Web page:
Gauteng and NW Province

Meeting water and energy challenges in agri-food sector with technology

Innovations in sugar cane processing to reduce water use and produce energy will help to meet future agricultural product demands.

Wayne Visser, Guardian Professional,

Worldwide, the overall growth in demand for agricultural products will require a 140% increase in the supply of water over the next 20 years compared to the past 20 years. While the bulk of this demand will be from irrigation, food processing plants can also be water intensive. So, any technological innovations in the industry that save water are welcome.

One such innovation is by Mars Petcare, which has developed a recirculation system that reduces the potable water used for cooling in its pet food production process by 95%. Wastewater is also down by 95% and gas by 35% through the use of a treatment method that keeps the water microbiologically stable.

In Brazil, water used in sugar cane processing has gone down from 5.6 to 1.83 cubic metres (m3) per ton in recent years, due to improved technologies and practices in waste water treatment.

Further reductions can be made by replacing the standard wet cane washing process with a new technique of dry cane washing. Costa Rican company Azucarera El Viejo SA has found that this switch has resulted in more than 6m gallons of water being saved each day during the harvest season, netting savings of approximately USD54,000.

Of course, in food processing, it is not only volume of water that is important, but also the quality of water effluent associated with the manufacturing process. In Brazil, sugar cane is partly processed into ethanol. Vinasse is a byproduct of this process that pollutes water. Technological innovation shows that, while in Brazil emissions of 10 – 12 litres of vinasse per liter of ethanol are standard, levels of 6 litres can be achieved.

Other examples of innovative water quality solutions in the agri-foods sector are Briter-Water, which has been piloted in the EU and uses intensified bamboo-based phytoremediation for treating dairy and other food industry effluent; and the Vertical Green Biobed, developed by HEPIA, a school from the University of Applied Sciences of western Switzerland, to improve water treatment of agricultural effluents.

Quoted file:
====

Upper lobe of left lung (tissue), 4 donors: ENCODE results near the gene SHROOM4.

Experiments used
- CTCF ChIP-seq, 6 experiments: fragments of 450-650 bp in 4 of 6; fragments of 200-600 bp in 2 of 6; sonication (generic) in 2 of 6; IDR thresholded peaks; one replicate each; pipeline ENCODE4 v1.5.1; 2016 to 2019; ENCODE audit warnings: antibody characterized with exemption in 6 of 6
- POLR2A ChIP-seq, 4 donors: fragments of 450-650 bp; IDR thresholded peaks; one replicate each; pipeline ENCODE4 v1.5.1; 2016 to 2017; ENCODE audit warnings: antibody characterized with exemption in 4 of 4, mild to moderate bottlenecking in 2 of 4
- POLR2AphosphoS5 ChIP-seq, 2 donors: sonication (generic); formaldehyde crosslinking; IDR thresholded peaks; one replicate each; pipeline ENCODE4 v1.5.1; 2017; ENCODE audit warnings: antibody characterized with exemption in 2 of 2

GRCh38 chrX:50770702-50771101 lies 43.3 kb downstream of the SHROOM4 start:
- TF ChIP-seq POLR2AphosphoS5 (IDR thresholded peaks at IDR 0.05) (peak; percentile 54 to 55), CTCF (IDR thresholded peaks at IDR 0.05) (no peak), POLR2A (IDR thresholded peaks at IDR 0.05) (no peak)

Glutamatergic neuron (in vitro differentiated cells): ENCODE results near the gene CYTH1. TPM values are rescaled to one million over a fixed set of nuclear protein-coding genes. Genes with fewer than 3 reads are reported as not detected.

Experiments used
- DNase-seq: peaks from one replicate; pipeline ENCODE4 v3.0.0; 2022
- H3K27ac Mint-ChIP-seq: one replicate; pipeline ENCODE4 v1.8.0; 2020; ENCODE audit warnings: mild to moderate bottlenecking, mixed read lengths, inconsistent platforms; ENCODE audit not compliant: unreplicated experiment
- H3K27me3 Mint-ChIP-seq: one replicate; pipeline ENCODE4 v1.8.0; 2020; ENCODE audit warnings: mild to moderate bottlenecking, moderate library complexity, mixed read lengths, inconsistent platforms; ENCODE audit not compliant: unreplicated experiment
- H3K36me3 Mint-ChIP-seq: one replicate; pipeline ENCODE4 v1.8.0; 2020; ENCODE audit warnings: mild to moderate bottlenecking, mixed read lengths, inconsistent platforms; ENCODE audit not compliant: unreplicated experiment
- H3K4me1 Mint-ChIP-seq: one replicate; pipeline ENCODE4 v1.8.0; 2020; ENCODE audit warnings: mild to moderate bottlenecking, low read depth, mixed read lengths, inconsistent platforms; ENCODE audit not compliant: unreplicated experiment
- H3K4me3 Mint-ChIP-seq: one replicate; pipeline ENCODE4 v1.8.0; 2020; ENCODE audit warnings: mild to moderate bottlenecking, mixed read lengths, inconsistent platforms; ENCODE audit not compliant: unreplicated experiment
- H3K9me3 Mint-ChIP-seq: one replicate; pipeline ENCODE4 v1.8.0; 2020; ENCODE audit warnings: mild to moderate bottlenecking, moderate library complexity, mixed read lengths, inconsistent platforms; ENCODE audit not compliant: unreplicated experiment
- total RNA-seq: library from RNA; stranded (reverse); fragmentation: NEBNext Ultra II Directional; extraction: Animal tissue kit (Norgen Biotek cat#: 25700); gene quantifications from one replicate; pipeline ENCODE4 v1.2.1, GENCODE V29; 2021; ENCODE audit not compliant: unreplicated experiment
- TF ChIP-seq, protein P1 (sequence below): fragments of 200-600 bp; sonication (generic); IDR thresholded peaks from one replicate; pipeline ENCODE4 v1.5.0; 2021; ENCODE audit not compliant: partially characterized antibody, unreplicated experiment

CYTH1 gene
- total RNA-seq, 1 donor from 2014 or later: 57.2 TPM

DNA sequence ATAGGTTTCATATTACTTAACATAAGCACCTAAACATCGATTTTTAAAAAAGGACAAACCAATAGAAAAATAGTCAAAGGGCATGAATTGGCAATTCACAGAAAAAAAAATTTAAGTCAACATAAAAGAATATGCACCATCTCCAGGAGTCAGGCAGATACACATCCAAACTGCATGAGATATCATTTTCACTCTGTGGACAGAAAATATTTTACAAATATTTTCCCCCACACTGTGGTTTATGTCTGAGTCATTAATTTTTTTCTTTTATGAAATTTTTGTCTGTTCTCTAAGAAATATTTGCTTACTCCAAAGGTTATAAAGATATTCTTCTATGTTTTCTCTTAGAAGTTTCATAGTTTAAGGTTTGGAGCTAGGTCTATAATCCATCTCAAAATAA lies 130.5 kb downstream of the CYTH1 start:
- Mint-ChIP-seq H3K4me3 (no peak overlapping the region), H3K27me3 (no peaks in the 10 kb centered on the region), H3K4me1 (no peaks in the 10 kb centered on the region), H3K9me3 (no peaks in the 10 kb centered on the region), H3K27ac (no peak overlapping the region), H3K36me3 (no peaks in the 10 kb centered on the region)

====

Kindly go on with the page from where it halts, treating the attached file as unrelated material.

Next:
Generating energy from agricultural waste

Besides water issues, agriculture is also very energy intensive, accounting for 7% of the world’s greenhouse gas emissions, according to 2010 figures. Even carbon emissions associated only with direct energy use by the sector stand at 1.4% of the world’s total. Energy efficiency technologies will certainly help, but there is an equally big innovation opportunity in generating energy from agricultural waste.

It is estimated that the global biofuels market could double to USD185.3bn by 2021 and that next generation sugar cane bagasse-to-biofuels technologies could expand ethanol production in key markets like Brazil and India by 35% without land or water intensifictaion. Experiences in this rapidly growing industry suggest some lessons which can be applied to sustainable technology innovation more generally.

www.theguardian.com

 

Rain water harvesting is essential in a country like South Africa which is a semi arid country. Whether for irrigation or household use, every drop matters. Water Rhapsody also has various water recycling systems; from small gray water for irrigation to larger washbay recycling systems.


 

 

 

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